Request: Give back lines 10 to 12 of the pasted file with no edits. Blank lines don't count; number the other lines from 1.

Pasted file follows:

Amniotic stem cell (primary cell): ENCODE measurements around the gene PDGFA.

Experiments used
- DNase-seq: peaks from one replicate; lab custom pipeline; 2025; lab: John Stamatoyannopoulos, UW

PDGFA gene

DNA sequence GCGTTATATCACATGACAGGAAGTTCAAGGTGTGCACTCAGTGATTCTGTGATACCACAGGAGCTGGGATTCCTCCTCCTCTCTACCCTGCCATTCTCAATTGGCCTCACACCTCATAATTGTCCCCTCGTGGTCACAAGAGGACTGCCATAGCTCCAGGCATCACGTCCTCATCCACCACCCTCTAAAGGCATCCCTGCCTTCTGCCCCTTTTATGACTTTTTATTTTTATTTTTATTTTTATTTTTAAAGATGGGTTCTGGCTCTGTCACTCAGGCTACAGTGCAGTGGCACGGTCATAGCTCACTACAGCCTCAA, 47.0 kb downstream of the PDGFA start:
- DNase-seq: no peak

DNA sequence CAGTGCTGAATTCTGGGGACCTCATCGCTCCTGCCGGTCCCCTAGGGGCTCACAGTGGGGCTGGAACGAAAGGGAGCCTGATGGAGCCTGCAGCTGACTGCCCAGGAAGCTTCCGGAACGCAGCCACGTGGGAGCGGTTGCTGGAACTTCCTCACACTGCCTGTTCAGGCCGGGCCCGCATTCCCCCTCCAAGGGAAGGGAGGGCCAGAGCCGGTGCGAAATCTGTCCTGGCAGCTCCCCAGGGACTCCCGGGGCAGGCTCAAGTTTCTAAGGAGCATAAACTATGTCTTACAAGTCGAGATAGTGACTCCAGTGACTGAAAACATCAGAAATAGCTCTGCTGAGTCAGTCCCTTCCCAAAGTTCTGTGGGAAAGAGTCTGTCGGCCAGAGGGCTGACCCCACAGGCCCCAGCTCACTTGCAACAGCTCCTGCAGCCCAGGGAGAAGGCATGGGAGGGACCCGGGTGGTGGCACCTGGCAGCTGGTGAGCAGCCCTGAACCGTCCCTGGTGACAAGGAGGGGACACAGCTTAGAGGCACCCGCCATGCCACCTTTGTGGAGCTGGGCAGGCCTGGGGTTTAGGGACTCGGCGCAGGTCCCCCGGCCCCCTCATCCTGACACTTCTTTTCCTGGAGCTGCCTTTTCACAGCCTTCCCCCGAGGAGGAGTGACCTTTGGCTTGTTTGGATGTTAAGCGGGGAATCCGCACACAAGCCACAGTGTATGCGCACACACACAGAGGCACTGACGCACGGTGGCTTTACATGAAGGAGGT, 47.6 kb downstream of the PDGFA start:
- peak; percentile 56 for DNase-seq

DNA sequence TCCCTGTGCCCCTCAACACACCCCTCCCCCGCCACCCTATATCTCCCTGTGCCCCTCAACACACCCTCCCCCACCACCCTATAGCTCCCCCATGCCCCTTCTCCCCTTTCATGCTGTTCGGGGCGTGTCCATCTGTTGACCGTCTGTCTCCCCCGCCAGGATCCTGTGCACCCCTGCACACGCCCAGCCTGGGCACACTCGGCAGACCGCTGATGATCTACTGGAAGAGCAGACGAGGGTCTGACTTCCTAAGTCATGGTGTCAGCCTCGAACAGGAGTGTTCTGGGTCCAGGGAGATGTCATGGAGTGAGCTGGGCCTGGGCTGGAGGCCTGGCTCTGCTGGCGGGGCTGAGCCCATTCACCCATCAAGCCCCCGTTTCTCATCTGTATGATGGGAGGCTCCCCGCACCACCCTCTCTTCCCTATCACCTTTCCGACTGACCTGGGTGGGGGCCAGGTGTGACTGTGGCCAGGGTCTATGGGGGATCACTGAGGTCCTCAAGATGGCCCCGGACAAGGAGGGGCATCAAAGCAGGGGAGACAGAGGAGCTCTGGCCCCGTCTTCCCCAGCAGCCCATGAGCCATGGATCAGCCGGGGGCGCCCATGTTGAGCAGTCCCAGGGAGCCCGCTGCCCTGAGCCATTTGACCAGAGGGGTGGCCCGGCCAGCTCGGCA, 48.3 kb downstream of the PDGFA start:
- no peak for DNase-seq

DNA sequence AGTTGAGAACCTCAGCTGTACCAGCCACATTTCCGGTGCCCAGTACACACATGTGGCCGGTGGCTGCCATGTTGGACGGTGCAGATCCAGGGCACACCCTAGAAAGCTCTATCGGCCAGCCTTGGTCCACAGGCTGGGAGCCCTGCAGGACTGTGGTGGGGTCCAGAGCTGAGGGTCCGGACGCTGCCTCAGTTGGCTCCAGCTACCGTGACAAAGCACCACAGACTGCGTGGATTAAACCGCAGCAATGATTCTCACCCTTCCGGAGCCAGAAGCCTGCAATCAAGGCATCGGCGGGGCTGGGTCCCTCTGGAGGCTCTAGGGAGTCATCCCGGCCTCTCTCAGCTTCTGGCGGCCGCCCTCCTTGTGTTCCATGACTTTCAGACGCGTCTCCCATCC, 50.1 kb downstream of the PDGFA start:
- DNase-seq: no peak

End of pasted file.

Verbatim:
- no peak for DNase-seq

DNA sequence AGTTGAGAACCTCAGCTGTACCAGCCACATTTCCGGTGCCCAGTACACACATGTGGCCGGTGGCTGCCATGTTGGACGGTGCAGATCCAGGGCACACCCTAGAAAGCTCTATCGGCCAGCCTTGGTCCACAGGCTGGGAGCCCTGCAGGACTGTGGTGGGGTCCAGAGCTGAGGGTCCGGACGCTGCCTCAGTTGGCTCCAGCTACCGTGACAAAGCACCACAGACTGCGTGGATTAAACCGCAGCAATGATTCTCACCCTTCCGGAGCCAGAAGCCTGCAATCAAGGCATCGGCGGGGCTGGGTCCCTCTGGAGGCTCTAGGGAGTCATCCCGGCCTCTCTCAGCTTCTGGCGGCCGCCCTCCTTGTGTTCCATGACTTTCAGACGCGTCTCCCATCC, 50.1 kb downstream of the PDGFA start:
- DNase-seq: no peak